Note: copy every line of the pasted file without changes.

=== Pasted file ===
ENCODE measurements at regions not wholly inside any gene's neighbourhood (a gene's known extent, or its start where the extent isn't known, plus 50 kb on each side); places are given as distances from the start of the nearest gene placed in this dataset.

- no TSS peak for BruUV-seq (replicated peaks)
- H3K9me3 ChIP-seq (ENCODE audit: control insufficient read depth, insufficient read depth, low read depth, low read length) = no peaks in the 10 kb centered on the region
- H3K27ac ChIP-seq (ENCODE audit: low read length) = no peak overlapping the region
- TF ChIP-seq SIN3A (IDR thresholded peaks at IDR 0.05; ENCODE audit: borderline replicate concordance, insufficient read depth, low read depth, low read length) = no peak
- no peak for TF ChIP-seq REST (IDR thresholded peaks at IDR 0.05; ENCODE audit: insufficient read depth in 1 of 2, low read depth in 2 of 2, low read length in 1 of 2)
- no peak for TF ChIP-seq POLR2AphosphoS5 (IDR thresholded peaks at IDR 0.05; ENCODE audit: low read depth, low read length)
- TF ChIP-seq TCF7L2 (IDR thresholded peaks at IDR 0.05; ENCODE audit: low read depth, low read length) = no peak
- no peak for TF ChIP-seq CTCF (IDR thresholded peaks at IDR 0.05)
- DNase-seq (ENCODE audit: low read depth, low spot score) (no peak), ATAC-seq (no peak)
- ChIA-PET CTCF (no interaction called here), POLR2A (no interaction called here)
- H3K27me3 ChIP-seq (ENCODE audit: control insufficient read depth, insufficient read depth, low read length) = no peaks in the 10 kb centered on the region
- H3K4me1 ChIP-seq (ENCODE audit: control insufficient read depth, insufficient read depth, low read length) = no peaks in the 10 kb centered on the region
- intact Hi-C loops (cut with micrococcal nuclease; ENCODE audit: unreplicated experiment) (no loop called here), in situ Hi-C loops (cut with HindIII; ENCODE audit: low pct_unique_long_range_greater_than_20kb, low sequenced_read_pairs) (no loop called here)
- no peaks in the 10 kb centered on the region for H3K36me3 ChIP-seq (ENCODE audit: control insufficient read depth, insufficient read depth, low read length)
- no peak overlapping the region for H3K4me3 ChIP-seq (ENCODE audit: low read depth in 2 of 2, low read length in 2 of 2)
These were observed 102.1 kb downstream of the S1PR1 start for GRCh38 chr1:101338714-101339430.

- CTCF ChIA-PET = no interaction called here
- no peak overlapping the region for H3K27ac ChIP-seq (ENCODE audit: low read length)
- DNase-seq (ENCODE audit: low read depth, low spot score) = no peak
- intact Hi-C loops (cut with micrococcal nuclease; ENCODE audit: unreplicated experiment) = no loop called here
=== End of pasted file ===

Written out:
ENCODE measurements at regions not wholly inside any gene's neighbourhood (a gene's known extent, or its start where the extent isn't known, plus 50 kb on each side); places are given as distances from the start of the nearest gene placed in this dataset.

- no TSS peak for BruUV-seq (replicated peaks)
- H3K9me3 ChIP-seq (ENCODE audit: control insufficient read depth, insufficient read depth, low read depth, low read length) = no peaks in the 10 kb centered on the region
- H3K27ac ChIP-seq (ENCODE audit: low read length) = no peak overlapping the region
- TF ChIP-seq SIN3A (IDR thresholded peaks at IDR 0.05; ENCODE audit: borderline replicate concordance, insufficient read depth, low read depth, low read length) = no peak
- no peak for TF ChIP-seq REST (IDR thresholded peaks at IDR 0.05; ENCODE audit: insufficient read depth in 1 of 2, low read depth in 2 of 2, low read length in 1 of 2)
- no peak for TF ChIP-seq POLR2AphosphoS5 (IDR thresholded peaks at IDR 0.05; ENCODE audit: low read depth, low read length)
- TF ChIP-seq TCF7L2 (IDR thresholded peaks at IDR 0.05; ENCODE audit: low read depth, low read length) = no peak
- no peak for TF ChIP-seq CTCF (IDR thresholded peaks at IDR 0.05)
- DNase-seq (ENCODE audit: low read depth, low spot score) (no peak), ATAC-seq (no peak)
- ChIA-PET CTCF (no interaction called here), POLR2A (no interaction called here)
- H3K27me3 ChIP-seq (ENCODE audit: control insufficient read depth, insufficient read depth, low read length) = no peaks in the 10 kb centered on the region
- H3K4me1 ChIP-seq (ENCODE audit: control insufficient read depth, insufficient read depth, low read length) = no peaks in the 10 kb centered on the region
- intact Hi-C loops (cut with micrococcal nuclease; ENCODE audit: unreplicated experiment) (no loop called here), in situ Hi-C loops (cut with HindIII; ENCODE audit: low pct_unique_long_range_greater_than_20kb, low sequenced_read_pairs) (no loop called here)
- no peaks in the 10 kb centered on the region for H3K36me3 ChIP-seq (ENCODE audit: control insufficient read depth, insufficient read depth, low read length)
- no peak overlapping the region for H3K4me3 ChIP-seq (ENCODE audit: low read depth in 2 of 2, low read length in 2 of 2)
These were observed 102.1 kb downstream of the S1PR1 start for GRCh38 chr1:101338714-101339430.

- CTCF ChIA-PET = no interaction called here
- no peak overlapping the region for H3K27ac ChIP-seq (ENCODE audit: low read length)
- DNase-seq (ENCODE audit: low read depth, low spot score) = no peak
- intact Hi-C loops (cut with micrococcal nuclease; ENCODE audit: unreplicated experiment) = no loop called here